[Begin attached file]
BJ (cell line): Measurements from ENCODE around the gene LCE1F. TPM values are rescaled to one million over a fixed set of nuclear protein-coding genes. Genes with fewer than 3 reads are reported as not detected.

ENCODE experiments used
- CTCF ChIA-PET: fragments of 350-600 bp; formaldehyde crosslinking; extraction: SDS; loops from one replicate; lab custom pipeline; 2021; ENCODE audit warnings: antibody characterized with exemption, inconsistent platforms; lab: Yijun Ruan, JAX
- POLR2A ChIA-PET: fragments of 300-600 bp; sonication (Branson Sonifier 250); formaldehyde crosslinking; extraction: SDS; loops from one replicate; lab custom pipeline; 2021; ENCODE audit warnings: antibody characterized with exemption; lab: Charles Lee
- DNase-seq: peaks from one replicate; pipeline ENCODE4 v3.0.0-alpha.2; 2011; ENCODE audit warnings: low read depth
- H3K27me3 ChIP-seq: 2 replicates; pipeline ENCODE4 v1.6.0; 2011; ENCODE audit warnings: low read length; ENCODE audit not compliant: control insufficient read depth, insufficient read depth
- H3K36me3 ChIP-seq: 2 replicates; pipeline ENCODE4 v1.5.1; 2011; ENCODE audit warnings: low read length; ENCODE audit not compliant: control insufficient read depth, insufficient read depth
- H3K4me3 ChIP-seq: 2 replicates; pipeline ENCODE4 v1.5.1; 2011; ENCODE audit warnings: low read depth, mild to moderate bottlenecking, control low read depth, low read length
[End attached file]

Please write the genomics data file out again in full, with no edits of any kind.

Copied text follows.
BJ (cell line): Measurements from ENCODE around the gene LCE1F. TPM values are rescaled to one million over a fixed set of nuclear protein-coding genes. Genes with fewer than 3 reads are reported as not detected.

ENCODE experiments used
- CTCF ChIA-PET: fragments of 350-600 bp; formaldehyde crosslinking; extraction: SDS; loops from one replicate; lab custom pipeline; 2021; ENCODE audit warnings: antibody characterized with exemption, inconsistent platforms; lab: Yijun Ruan, JAX
- POLR2A ChIA-PET: fragments of 300-600 bp; sonication (Branson Sonifier 250); formaldehyde crosslinking; extraction: SDS; loops from one replicate; lab custom pipeline; 2021; ENCODE audit warnings: antibody characterized with exemption; lab: Charles Lee
- DNase-seq: peaks from one replicate; pipeline ENCODE4 v3.0.0-alpha.2; 2011; ENCODE audit warnings: low read depth
- H3K27me3 ChIP-seq: 2 replicates; pipeline ENCODE4 v1.6.0; 2011; ENCODE audit warnings: low read length; ENCODE audit not compliant: control insufficient read depth, insufficient read depth
- H3K36me3 ChIP-seq: 2 replicates; pipeline ENCODE4 v1.5.1; 2011; ENCODE audit warnings: low read length; ENCODE audit not compliant: control insufficient read depth, insufficient read depth
- H3K4me3 ChIP-seq: 2 replicates; pipeline ENCODE4 v1.5.1; 2011; ENCODE audit warnings: low read depth, mild to moderate bottlenecking, control low read depth, low read length